Themes In The Hound Of The Baskervilles

701 Words3 Pages
Sherlock Holmes and his detective companion, Dr. Watson, are solving another mystery in Sir Arthur Conan Doyle’s, The Hound of the Baskerville’s. Holmes and Watson try to solve the mystery of the ghastly hound that haunts the Baskerville family, and bring the Baskervilles’ relief of the phantom hound. Throughout the story the author perfectly develops the theme of not being ruled by fear by the killing of Sir Charles and Selden also through the use of the deadly Grimpen Mire.
In the beginning Sir Charles was killed by his fear of the bloodthirsty hound that haunts him and his family. This is revealed while Dr. Mortimer is explaining to Holmes and Watson the circumstances of Sir Charles’s death. He tells them that, since he was a friend of Sir Charles, that Sir Charles had a weakening heart and his deathly fear of the Hound of the Baskervilles legend when Dr. Mortimer states, ‘“... Sir Charles’s nervous system was strained to the breaking point… so much so… nothing would induce him to go out upon the moor at night.”’(23). The Hound of the Baskerville’s has struck fear into the heart of Sir Charles, literally. Sir Charles’s extraordinary fear of the hound took over his mind so much so that he would never go near the moor of which the hound lingers, waiting for the next Baskerville to step out on the moor. Sir Charles’s fear and his deep-rooted heart problems all led up to his bloodless death, where the terror of the hound still lingered on his lifeless face.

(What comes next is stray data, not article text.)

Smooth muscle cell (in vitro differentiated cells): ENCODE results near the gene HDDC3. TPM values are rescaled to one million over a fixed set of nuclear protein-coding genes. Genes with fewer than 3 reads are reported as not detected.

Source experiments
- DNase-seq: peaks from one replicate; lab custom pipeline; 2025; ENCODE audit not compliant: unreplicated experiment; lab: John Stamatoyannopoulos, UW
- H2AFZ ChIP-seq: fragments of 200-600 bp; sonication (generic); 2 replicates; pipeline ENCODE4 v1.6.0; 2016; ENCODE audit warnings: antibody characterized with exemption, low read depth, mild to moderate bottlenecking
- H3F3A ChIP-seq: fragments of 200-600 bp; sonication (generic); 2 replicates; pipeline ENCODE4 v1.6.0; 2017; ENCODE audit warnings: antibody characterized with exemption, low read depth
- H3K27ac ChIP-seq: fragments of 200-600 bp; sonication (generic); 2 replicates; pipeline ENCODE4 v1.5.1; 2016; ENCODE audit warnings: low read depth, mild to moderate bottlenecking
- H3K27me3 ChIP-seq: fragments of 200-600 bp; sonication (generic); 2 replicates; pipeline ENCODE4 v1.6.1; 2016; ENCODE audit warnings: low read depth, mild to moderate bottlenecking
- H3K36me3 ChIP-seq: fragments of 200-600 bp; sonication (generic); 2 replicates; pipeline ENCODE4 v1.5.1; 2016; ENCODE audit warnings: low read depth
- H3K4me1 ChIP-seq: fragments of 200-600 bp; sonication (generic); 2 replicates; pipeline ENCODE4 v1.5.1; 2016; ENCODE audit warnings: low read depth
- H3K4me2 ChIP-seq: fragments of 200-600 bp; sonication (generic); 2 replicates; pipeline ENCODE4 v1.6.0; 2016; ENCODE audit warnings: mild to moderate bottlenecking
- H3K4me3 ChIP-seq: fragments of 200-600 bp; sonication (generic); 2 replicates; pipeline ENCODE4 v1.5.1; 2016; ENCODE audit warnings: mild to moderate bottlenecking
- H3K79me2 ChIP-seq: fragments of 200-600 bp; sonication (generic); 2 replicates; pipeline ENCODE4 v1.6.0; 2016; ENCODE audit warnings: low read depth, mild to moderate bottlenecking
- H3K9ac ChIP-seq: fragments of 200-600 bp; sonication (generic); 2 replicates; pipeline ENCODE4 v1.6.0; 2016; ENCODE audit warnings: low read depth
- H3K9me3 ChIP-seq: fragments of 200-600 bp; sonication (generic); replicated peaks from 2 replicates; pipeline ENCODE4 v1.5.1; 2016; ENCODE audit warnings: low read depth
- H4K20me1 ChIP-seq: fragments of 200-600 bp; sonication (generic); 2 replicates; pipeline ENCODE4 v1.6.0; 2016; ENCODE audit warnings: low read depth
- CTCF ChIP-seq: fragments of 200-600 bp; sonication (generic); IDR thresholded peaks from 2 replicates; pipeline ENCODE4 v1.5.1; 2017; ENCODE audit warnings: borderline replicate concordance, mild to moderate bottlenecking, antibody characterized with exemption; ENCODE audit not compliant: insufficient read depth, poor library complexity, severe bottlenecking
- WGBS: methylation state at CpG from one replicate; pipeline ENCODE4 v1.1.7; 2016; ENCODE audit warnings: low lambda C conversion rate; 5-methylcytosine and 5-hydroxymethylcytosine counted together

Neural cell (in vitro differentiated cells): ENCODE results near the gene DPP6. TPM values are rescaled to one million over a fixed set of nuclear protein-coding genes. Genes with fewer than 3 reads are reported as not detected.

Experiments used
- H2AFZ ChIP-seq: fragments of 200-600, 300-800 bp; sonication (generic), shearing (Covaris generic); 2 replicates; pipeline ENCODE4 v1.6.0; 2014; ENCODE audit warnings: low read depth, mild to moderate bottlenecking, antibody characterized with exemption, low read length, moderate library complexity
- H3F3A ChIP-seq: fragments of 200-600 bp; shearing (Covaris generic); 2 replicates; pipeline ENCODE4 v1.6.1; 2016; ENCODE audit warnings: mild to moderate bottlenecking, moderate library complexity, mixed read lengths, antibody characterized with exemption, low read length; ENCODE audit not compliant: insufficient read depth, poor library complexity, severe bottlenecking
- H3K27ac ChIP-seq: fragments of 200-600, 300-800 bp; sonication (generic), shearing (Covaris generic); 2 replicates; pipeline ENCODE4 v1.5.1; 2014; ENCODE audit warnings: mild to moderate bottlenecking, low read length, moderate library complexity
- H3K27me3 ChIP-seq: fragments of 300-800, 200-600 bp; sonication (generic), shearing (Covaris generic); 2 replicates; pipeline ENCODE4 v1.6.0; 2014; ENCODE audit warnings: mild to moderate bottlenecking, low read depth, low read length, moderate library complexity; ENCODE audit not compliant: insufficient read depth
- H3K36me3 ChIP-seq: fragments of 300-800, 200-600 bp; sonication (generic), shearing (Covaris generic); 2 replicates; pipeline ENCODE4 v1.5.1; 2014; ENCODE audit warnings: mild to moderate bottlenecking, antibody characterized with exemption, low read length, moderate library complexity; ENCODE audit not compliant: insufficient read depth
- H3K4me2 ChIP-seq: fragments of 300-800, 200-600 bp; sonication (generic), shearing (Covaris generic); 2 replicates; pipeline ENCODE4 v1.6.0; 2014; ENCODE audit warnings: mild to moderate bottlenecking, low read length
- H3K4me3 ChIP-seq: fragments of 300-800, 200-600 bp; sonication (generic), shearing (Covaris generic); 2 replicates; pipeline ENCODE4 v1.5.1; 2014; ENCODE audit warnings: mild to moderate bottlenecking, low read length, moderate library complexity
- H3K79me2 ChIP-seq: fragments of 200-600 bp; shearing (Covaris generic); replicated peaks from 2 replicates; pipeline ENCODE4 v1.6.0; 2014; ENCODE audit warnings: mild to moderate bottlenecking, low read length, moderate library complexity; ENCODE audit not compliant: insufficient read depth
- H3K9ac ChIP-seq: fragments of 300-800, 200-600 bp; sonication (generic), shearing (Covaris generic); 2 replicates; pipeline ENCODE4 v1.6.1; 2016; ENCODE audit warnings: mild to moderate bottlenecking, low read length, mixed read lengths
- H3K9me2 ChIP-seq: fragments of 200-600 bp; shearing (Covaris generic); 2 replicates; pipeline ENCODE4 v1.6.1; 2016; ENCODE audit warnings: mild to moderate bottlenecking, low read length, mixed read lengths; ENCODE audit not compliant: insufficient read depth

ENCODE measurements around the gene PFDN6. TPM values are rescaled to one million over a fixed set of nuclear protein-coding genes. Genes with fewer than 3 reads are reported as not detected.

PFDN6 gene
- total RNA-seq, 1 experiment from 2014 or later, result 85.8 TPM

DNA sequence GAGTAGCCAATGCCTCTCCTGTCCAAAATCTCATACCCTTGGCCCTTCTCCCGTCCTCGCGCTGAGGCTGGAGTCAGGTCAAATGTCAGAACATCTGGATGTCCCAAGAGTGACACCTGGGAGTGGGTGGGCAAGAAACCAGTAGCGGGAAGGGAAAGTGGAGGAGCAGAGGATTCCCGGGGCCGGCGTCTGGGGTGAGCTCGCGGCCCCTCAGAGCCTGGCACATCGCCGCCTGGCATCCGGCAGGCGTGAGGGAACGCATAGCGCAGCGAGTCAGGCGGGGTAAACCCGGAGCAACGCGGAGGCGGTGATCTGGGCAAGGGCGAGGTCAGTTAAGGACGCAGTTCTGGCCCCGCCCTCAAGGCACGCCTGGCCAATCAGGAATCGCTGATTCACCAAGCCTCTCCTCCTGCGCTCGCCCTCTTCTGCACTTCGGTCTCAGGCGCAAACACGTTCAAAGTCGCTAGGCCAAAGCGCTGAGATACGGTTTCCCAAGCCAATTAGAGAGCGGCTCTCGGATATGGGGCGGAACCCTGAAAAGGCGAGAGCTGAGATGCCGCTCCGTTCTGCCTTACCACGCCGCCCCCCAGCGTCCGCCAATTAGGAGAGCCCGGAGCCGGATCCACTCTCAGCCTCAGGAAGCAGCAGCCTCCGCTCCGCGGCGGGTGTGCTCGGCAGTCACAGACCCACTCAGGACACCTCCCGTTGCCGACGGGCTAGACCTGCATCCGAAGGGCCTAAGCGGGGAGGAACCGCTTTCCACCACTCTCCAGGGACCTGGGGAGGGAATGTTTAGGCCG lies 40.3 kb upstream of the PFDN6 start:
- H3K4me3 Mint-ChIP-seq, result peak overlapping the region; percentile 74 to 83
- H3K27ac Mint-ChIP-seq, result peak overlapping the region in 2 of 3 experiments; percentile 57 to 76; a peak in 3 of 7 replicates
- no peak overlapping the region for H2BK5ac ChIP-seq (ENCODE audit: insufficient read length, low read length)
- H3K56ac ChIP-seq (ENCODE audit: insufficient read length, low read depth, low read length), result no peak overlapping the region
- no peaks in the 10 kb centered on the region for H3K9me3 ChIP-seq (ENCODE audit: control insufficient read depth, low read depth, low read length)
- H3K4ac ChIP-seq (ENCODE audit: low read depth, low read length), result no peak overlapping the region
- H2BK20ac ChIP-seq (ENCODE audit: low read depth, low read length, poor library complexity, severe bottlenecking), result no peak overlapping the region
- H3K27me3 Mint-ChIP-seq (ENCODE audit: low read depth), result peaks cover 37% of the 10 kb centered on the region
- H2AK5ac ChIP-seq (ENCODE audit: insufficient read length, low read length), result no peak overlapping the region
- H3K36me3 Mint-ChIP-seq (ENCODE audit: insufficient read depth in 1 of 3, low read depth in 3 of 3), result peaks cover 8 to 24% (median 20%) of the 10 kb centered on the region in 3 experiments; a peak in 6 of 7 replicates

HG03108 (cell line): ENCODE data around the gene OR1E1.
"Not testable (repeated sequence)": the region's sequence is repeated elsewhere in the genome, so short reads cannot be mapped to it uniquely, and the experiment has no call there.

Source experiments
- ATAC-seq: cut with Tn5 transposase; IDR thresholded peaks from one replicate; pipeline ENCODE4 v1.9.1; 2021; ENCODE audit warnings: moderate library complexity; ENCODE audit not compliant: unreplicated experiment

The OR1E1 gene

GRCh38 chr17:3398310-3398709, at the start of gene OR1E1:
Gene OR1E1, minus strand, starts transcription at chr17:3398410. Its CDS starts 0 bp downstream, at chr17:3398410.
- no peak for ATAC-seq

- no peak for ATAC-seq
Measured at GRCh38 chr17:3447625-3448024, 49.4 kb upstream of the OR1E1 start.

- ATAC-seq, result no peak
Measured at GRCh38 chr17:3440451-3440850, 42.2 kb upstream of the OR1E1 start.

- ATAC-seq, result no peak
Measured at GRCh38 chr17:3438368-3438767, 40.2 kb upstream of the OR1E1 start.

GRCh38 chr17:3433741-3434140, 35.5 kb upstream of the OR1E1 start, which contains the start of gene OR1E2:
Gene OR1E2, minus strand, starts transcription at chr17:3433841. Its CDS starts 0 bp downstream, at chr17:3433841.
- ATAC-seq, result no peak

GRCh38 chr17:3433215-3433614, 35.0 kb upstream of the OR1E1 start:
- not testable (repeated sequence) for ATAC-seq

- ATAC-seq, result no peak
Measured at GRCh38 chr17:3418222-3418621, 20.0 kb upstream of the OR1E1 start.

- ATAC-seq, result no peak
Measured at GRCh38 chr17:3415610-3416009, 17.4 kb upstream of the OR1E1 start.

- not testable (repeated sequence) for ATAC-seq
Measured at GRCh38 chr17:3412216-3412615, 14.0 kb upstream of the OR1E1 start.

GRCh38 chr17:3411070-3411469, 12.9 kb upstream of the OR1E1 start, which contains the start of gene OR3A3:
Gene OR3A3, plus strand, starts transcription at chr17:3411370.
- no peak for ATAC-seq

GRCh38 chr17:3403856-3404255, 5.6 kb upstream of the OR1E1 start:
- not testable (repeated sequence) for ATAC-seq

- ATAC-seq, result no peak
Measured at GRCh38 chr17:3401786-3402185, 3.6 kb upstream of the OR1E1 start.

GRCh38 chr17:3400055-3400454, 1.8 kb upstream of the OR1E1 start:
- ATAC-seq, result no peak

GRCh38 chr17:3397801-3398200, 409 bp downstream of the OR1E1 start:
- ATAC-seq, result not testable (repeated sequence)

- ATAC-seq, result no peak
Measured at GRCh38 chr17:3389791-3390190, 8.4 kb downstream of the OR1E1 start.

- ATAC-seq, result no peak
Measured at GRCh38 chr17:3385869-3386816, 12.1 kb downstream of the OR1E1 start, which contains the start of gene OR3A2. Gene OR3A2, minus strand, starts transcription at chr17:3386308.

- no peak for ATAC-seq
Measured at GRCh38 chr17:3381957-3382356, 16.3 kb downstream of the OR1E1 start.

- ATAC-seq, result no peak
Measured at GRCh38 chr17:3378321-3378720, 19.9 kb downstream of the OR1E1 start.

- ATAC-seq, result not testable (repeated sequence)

In the middle
Get Access